Francesco Spagnol reviews A (One-Man) Christmas Carol at the Etcetera Theatre
Just one month after my review of The Raven, I came back to the Etcetera Theatre in Camden to watch a new play: A (One-Man) Christmas Carol, produced by The Gastronomical Company and Il Sipario Strappato. This time, in line with the setting of Charles Dickens’ notorious novella, the lighting was much more Christmassy, with ornaments and lights to welcome the small audience in the usual intimate room. The dark, gothic spirit of The Raven, however, was not completely gone, since the two stories were written in the 1840s, and a mysterious and supernatural feeling is present in both.
Another curious aspect that connects the two plays is that the former, originally being a poetic monologue, was adapted on the stage for three actors, while the latter, which originally was a novella with many different characters, was transposed to a one-man script. Before analyzing this particular choice, however, it’s better to start from the beginning.
A Christmas Carol is one of the most famous and influential works written by Charles Dickens. Published in 1843, this short story has been a huge success ever since, and has been rewritten and adapted numerous times, including of course the brilliant Disney version from ’83, Mickey’s Christmas Carol, with Scrooge McDuck getting back into the shoes of the Ebenzer Scrooge he was named after. But this stage play, directed by Paolo Serra, is peculiar, as it’s a one-man adaption of the famous story, aiming to appear just “as it would have been performed by Charles Dickens himself” (the director’s words).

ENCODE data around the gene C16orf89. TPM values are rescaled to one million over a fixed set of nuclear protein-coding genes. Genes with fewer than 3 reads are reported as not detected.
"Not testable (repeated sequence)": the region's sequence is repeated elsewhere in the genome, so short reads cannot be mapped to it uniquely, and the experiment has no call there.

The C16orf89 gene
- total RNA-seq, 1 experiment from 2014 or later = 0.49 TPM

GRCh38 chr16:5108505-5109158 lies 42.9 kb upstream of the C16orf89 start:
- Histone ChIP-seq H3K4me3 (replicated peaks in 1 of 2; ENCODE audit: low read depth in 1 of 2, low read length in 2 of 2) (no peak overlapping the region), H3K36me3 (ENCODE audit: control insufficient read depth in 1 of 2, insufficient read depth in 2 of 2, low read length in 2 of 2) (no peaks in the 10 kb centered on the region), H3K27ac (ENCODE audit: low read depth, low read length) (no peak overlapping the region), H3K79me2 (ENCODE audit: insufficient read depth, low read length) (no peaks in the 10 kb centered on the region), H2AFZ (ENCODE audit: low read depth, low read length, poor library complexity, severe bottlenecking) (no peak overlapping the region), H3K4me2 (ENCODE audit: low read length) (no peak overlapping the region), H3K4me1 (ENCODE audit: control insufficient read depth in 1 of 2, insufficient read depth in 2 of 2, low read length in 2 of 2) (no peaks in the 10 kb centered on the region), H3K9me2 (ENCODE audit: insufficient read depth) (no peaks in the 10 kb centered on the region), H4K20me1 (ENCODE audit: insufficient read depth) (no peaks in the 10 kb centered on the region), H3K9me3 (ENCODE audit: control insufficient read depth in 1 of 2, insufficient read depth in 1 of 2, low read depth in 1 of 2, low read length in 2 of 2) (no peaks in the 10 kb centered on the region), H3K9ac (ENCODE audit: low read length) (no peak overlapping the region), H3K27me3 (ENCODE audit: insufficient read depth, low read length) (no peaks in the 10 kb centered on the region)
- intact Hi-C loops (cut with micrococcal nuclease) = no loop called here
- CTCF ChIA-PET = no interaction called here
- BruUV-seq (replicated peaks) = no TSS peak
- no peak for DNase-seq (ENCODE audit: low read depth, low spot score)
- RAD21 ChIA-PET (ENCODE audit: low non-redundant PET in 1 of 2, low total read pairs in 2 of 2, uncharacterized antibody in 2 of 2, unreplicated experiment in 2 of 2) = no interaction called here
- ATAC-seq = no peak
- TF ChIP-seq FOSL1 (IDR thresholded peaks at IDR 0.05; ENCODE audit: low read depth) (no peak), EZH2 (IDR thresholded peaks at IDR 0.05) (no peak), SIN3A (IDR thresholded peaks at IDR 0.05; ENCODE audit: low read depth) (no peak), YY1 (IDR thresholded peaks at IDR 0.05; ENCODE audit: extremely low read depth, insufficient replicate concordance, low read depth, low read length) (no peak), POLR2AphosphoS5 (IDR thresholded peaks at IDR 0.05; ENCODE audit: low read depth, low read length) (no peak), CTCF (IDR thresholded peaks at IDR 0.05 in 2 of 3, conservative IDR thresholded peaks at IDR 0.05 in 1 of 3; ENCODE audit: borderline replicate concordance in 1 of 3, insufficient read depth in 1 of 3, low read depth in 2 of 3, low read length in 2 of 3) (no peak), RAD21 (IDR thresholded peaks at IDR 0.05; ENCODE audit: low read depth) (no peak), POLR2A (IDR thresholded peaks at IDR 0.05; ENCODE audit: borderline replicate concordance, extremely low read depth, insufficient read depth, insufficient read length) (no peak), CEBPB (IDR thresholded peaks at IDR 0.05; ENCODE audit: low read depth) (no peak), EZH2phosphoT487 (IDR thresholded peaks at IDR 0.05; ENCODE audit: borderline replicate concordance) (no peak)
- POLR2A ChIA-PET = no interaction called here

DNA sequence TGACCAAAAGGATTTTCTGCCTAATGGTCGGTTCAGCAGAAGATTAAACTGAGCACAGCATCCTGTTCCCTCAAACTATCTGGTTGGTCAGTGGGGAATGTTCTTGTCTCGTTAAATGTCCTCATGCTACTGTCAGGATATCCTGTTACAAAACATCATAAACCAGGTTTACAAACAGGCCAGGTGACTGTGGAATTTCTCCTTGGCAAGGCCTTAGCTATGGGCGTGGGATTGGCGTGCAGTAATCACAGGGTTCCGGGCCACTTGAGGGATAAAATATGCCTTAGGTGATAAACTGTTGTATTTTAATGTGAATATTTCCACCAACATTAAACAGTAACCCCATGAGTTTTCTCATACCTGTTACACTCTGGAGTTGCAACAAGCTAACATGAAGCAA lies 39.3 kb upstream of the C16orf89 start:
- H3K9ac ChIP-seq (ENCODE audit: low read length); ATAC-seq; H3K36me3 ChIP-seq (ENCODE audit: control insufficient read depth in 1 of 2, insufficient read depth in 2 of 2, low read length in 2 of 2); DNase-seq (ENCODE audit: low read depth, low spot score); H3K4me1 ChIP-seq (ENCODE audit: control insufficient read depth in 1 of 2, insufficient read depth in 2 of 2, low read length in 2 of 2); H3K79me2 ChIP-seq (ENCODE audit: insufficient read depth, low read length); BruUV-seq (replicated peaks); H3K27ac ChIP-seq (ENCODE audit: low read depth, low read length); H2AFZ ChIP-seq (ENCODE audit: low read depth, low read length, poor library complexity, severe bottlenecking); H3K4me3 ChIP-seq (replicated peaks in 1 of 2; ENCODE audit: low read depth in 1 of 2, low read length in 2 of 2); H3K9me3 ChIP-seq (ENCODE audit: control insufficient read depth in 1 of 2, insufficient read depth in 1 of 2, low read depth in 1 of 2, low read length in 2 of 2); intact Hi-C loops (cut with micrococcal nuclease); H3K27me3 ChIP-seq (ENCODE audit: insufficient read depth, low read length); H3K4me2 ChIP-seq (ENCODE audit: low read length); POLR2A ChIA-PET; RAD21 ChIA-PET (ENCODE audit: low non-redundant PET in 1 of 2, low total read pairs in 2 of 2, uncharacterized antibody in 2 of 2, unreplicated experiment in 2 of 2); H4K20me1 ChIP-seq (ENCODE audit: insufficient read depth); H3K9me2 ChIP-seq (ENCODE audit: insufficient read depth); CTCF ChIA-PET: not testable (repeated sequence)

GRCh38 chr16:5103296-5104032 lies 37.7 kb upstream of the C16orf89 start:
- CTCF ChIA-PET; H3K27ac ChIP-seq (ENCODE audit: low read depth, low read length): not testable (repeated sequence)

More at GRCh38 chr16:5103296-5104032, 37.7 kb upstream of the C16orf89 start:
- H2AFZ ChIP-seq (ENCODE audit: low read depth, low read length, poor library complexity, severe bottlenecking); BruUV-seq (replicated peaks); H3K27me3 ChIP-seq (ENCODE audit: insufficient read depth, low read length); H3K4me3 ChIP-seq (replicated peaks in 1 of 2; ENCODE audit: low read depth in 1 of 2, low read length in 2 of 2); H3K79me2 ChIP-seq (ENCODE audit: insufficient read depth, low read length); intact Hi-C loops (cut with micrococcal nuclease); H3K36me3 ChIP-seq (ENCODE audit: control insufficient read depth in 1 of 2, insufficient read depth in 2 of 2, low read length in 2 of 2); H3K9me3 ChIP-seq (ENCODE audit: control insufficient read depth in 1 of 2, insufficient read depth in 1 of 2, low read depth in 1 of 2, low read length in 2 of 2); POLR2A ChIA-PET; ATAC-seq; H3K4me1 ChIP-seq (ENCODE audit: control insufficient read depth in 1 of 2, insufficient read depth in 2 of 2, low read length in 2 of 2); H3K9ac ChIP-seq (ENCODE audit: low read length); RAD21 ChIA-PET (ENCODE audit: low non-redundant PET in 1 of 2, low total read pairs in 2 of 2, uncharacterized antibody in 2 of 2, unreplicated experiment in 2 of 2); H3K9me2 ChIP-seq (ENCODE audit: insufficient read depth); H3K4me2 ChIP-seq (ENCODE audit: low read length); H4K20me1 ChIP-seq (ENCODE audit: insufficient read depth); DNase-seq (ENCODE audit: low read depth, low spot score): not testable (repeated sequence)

At first, such a decision may seem a bit confusing: a 90-minute play left entirely on the shoulders of a single actor sounds counterintuitive, especially in the case of a work with many characters and supernatural beings. Jud Charlton, however, demonstrated an excellent command on stage, and for the vast majority of the show was able to keep the audience focussed. The minimalist mise en scène only included a chair at the centre of the stage and a small table in the background. Nevertheless, with his skilled voice and facial expressions, Charlton convincingly portrayed all of the characters, both humans and spirits.
If one wanted to find a fault, one could say that the central part of the play was a bit long, and that the arrival of the Ghost of Christmas Yet-to-Come took place at a time when, after the first two ghosts, the audience weren’t paying close attention. It is true, in fact, that the best parts of the adaption were the ones involving human characters: namely, “Stave one” and “Stave five”.
This is probably due to the fact that Charlton expresses himself best when he can perform in a quotidian context, where he’s got the chance to fully show human emotions, more than in a dream or supernatural framework. Nonetheless, it must be said that his acting was very good even during the central ghost scenes, and that the extraordinary performance of the last “Stave” shouldn’t overshadow the rest of his work, but rather be seen as the grand finale of an excellent performance within a generally very good adaptation.
The lighting deserves a special mention, since it was amazing how few lights were necessary, with the help of a walking stick and a neckerchief, to give the impression of verisimilitude. This expedient was used particularly for the representation of the three spirits, with the result of depicting them in three different manners and giving them a convincing and effective appearance.
Everything else, again, was obtained through Charlton’s superb presence on stage. The particular atmosphere of Etcetera Theatre, moreover, helped a lot in creating the right intimacy, with the possibility of a slight interaction between the actor and his audience, which was consequently even more involved. I strongly recommend giving it a go, because A (One-Man) Christmas Carol, despite the modest presentation and the minimalist staging, really deserves more recognition.
Featured image credit: Etcetera Theatre